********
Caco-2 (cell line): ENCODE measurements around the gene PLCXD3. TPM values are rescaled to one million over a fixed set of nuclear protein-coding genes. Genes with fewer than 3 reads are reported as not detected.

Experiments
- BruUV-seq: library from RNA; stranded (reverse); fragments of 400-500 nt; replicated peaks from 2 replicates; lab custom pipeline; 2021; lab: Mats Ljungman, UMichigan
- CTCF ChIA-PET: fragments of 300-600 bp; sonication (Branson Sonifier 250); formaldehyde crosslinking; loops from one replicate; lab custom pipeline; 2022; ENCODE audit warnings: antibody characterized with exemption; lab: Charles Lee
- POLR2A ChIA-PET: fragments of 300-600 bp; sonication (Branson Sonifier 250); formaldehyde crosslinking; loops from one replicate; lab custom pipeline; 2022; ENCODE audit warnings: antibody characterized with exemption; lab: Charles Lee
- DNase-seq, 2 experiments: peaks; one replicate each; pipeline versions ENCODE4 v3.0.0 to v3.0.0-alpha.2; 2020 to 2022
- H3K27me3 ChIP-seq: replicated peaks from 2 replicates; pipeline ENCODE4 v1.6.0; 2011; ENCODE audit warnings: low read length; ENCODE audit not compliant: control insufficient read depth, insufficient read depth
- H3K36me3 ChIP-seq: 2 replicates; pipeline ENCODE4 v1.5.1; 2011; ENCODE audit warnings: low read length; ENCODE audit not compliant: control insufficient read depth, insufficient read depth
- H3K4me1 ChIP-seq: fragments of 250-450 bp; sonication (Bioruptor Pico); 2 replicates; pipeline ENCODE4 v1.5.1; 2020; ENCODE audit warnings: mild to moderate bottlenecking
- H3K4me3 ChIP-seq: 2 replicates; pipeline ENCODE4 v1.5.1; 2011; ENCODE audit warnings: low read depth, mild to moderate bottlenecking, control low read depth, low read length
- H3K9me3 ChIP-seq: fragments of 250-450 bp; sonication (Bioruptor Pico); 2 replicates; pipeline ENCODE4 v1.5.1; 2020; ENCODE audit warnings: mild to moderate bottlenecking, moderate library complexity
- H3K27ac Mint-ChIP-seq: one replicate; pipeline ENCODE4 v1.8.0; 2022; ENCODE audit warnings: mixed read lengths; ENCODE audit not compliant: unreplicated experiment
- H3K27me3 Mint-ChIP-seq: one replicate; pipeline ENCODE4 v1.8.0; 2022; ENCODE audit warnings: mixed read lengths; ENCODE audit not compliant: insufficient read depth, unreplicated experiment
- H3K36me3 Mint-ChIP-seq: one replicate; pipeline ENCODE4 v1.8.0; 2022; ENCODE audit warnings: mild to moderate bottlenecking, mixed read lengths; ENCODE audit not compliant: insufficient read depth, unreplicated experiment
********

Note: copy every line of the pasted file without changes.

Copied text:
Caco-2 (cell line): ENCODE measurements around the gene PLCXD3. TPM values are rescaled to one million over a fixed set of nuclear protein-coding genes. Genes with fewer than 3 reads are reported as not detected.

Experiments
- BruUV-seq: library from RNA; stranded (reverse); fragments of 400-500 nt; replicated peaks from 2 replicates; lab custom pipeline; 2021; lab: Mats Ljungman, UMichigan
- CTCF ChIA-PET: fragments of 300-600 bp; sonication (Branson Sonifier 250); formaldehyde crosslinking; loops from one replicate; lab custom pipeline; 2022; ENCODE audit warnings: antibody characterized with exemption; lab: Charles Lee
- POLR2A ChIA-PET: fragments of 300-600 bp; sonication (Branson Sonifier 250); formaldehyde crosslinking; loops from one replicate; lab custom pipeline; 2022; ENCODE audit warnings: antibody characterized with exemption; lab: Charles Lee
- DNase-seq, 2 experiments: peaks; one replicate each; pipeline versions ENCODE4 v3.0.0 to v3.0.0-alpha.2; 2020 to 2022
- H3K27me3 ChIP-seq: replicated peaks from 2 replicates; pipeline ENCODE4 v1.6.0; 2011; ENCODE audit warnings: low read length; ENCODE audit not compliant: control insufficient read depth, insufficient read depth
- H3K36me3 ChIP-seq: 2 replicates; pipeline ENCODE4 v1.5.1; 2011; ENCODE audit warnings: low read length; ENCODE audit not compliant: control insufficient read depth, insufficient read depth
- H3K4me1 ChIP-seq: fragments of 250-450 bp; sonication (Bioruptor Pico); 2 replicates; pipeline ENCODE4 v1.5.1; 2020; ENCODE audit warnings: mild to moderate bottlenecking
- H3K4me3 ChIP-seq: 2 replicates; pipeline ENCODE4 v1.5.1; 2011; ENCODE audit warnings: low read depth, mild to moderate bottlenecking, control low read depth, low read length
- H3K9me3 ChIP-seq: fragments of 250-450 bp; sonication (Bioruptor Pico); 2 replicates; pipeline ENCODE4 v1.5.1; 2020; ENCODE audit warnings: mild to moderate bottlenecking, moderate library complexity
- H3K27ac Mint-ChIP-seq: one replicate; pipeline ENCODE4 v1.8.0; 2022; ENCODE audit warnings: mixed read lengths; ENCODE audit not compliant: unreplicated experiment
- H3K27me3 Mint-ChIP-seq: one replicate; pipeline ENCODE4 v1.8.0; 2022; ENCODE audit warnings: mixed read lengths; ENCODE audit not compliant: insufficient read depth, unreplicated experiment
- H3K36me3 Mint-ChIP-seq: one replicate; pipeline ENCODE4 v1.8.0; 2022; ENCODE audit warnings: mild to moderate bottlenecking, mixed read lengths; ENCODE audit not compliant: insufficient read depth, unreplicated experiment